Advanced product design and big data are changing our approach to healthcare. Take the human genome project for example. Using a genome sequencer, the whole human genome (about 3 billion base pairs) was successfully mapped in 2003. This breakthrough opened the door for personalized medicine where an individual’s genetic makeup influences the prescribed treatment plan. Since then, medical device innovations and big data have transformed how we approach health monitoring and analysis of health.
Remote health monitoring
Medical professionals traditionally evaluate health based on data collected from patients while at a medical clinic. Although these tests and evaluations are informative, office visits are infrequent with weeks or months between visits. In addition, medical tests can create burdens of time and means for individuals as well as clinics. As a result, the development and production of remote monitoring devices are increasing, allowing for data to be collected at a higher frequency and without the need to visit a clinic. For example, Reveal Biosensors has created a device worn on the arm which monitors tissue oxygen levels. The device has been used as a monitor for sleep apnea rather than requiring a patient to spend the night at a sleep lab. Oasis Diagnostics is another example. They are marketing a device that can be used anywhere to analyze saliva samples. The device is under development to analyze cortisol, testosterone, and hormone biomarkers with future tests under also underway to identify Alzheimer’s disease, Parkinson’s disease, and sleep disorders. Devices like these mentioned here have the potential to save time as patient monitoring can be done more frequently in the comfort of their own home and reduce the workload of medical facilities.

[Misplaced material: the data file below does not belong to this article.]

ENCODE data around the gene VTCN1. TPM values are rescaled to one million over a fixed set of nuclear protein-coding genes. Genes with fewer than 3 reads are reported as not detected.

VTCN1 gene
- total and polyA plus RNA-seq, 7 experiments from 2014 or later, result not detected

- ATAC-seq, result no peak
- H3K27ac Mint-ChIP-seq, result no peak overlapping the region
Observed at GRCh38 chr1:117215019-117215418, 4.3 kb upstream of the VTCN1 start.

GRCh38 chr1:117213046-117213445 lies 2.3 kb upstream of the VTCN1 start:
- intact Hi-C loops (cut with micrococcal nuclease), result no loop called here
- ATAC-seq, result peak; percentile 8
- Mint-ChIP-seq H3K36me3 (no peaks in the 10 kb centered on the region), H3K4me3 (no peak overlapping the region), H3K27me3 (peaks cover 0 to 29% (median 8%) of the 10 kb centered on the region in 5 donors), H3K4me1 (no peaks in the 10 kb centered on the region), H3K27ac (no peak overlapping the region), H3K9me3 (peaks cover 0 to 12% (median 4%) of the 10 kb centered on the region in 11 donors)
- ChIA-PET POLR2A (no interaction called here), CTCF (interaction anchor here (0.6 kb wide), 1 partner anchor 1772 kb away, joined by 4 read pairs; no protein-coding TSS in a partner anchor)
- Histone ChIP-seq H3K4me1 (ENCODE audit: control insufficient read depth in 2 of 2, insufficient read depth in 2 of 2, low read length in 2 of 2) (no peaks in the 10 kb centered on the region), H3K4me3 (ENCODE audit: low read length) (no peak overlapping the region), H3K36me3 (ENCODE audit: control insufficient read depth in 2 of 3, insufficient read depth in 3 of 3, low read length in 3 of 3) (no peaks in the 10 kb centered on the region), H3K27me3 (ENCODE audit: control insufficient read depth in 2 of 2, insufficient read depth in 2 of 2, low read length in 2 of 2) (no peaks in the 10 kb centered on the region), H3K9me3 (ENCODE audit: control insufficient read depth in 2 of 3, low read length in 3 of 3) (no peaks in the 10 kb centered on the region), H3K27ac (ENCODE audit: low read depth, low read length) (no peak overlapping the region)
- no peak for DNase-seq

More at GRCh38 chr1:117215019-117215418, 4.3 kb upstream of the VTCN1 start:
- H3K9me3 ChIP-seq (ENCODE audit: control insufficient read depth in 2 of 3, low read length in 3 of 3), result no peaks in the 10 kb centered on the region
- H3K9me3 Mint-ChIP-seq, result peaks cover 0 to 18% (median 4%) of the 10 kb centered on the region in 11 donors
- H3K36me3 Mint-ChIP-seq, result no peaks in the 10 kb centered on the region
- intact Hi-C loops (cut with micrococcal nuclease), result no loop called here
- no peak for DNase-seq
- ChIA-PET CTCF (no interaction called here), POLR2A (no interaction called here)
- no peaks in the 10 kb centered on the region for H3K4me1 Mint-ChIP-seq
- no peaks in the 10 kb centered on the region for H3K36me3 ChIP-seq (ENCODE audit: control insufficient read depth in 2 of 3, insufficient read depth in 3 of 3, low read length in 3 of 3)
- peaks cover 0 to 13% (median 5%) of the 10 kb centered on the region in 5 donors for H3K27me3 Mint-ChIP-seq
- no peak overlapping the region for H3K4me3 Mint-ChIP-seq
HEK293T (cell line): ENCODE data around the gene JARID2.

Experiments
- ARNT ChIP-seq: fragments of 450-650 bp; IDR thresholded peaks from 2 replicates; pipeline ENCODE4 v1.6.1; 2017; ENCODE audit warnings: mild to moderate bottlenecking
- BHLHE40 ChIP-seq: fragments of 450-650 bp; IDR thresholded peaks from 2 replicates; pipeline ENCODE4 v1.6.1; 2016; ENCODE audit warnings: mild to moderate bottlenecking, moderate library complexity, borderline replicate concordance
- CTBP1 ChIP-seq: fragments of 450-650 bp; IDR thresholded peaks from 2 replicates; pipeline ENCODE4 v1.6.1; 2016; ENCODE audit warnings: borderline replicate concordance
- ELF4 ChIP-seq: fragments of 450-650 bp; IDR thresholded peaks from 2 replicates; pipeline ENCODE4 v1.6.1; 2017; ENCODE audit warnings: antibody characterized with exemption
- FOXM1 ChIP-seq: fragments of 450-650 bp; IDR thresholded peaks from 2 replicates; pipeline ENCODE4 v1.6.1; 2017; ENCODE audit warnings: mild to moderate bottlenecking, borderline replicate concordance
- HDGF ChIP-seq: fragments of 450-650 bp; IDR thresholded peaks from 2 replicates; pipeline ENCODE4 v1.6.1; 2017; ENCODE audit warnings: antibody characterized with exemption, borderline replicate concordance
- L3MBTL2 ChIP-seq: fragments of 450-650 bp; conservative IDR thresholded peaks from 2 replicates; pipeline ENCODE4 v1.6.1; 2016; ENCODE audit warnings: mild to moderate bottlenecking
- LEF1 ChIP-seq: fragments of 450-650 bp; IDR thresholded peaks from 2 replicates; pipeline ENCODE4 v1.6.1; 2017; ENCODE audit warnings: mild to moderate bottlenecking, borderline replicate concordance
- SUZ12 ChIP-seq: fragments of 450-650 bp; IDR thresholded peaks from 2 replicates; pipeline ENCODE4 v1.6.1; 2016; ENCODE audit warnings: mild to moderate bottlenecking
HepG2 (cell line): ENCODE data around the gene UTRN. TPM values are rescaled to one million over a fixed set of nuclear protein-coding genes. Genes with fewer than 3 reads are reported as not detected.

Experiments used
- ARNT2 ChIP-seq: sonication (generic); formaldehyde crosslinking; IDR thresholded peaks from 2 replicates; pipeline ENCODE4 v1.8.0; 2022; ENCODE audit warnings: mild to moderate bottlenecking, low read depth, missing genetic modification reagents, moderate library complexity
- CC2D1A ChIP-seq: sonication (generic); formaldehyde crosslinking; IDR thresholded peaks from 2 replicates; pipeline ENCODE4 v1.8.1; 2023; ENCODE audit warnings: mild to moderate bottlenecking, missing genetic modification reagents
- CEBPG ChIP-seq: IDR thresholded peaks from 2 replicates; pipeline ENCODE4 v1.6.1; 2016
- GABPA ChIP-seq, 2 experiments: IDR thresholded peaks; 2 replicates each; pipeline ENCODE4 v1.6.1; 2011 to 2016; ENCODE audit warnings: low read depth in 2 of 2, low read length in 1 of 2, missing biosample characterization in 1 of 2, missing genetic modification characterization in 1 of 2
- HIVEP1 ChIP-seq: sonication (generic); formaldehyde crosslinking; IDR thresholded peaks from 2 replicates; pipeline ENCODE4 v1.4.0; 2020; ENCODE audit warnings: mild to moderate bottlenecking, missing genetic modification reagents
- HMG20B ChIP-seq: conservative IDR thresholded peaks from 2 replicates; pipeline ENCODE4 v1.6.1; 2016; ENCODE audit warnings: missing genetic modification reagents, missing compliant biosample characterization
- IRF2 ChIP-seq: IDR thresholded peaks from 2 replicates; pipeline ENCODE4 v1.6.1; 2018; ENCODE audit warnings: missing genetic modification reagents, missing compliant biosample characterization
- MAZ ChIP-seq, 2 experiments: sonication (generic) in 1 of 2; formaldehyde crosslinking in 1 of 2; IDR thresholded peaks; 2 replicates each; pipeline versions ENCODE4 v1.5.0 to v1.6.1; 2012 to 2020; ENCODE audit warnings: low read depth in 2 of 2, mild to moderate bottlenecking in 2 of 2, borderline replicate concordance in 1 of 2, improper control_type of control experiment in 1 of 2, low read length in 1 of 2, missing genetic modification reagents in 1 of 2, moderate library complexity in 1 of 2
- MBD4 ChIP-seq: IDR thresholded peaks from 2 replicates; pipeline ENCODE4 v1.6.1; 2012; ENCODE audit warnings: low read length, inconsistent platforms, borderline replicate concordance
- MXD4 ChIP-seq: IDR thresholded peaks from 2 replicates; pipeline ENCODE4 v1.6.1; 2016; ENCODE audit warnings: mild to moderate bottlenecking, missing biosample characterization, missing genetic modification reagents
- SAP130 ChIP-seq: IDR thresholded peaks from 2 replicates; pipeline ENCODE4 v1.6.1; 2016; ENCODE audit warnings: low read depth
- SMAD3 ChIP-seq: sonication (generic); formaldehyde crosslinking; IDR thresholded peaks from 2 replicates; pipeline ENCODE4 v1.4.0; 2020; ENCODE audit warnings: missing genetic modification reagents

Predictive analytics in healthcare is the use of machine learning algorithms to build predictive models to identify states of health or recommend patient treatment. For example, one research group has developed a system to analyze the risk of a miscarriage for expecting mothers. The mothers wear sensors to collect data which is analyzed using machine learning algorithms, and the resulting information is sent to the patient and doctor by an app to indicate the mother’s state of health. This information can be used not only to identify risks, but to treat conditions before they become problematic.
Another predictive analytic system has been used and tested in clinics to identify cases of sepsis or heart failure. The study used algorithms to correctly identify the onset of sepsis shock up to 28 hours earlier than traditional identification methods allowing for quicker treatment and recovery. In addition, the algorithm was able to more accurately identify patients at risk for heart failure than traditional methods. As a result, patients were educated on their conditions and readmission rates dropped.
The development of medical devices in concert with big data will undoubtedly continue to improve and change the way we approach healthcare. So far, these advances are shifting to more personalized medicine and changing from a reactionary to a preemptive approach.